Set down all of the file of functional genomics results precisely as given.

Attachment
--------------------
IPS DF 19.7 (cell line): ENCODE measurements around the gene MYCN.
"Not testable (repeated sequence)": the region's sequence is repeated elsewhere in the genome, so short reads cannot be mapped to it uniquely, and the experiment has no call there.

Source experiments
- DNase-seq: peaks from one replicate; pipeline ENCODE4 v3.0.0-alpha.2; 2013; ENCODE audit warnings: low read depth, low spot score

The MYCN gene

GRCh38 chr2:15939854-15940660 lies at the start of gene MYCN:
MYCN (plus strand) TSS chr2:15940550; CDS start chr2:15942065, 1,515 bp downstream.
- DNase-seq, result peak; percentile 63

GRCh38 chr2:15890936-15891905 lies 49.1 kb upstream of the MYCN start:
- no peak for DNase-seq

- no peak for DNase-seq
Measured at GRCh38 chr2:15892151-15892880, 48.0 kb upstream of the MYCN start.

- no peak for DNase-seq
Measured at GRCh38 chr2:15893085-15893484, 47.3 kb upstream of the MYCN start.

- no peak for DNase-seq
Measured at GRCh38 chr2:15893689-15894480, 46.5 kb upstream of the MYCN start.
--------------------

IPS DF 19.7 (cell line): ENCODE measurements around the gene MYCN.
"Not testable (repeated sequence)": the region's sequence is repeated elsewhere in the genome, so short reads cannot be mapped to it uniquely, and the experiment has no call there.

Source experiments
- DNase-seq: peaks from one replicate; pipeline ENCODE4 v3.0.0-alpha.2; 2013; ENCODE audit warnings: low read depth, low spot score

The MYCN gene

GRCh38 chr2:15939854-15940660 lies at the start of gene MYCN:
MYCN (plus strand) TSS chr2:15940550; CDS start chr2:15942065, 1,515 bp downstream.
- DNase-seq, result peak; percentile 63

GRCh38 chr2:15890936-15891905 lies 49.1 kb upstream of the MYCN start:
- no peak for DNase-seq

- no peak for DNase-seq
Measured at GRCh38 chr2:15892151-15892880, 48.0 kb upstream of the MYCN start.

- no peak for DNase-seq
Measured at GRCh38 chr2:15893085-15893484, 47.3 kb upstream of the MYCN start.

- no peak for DNase-seq
Measured at GRCh38 chr2:15893689-15894480, 46.5 kb upstream of the MYCN start.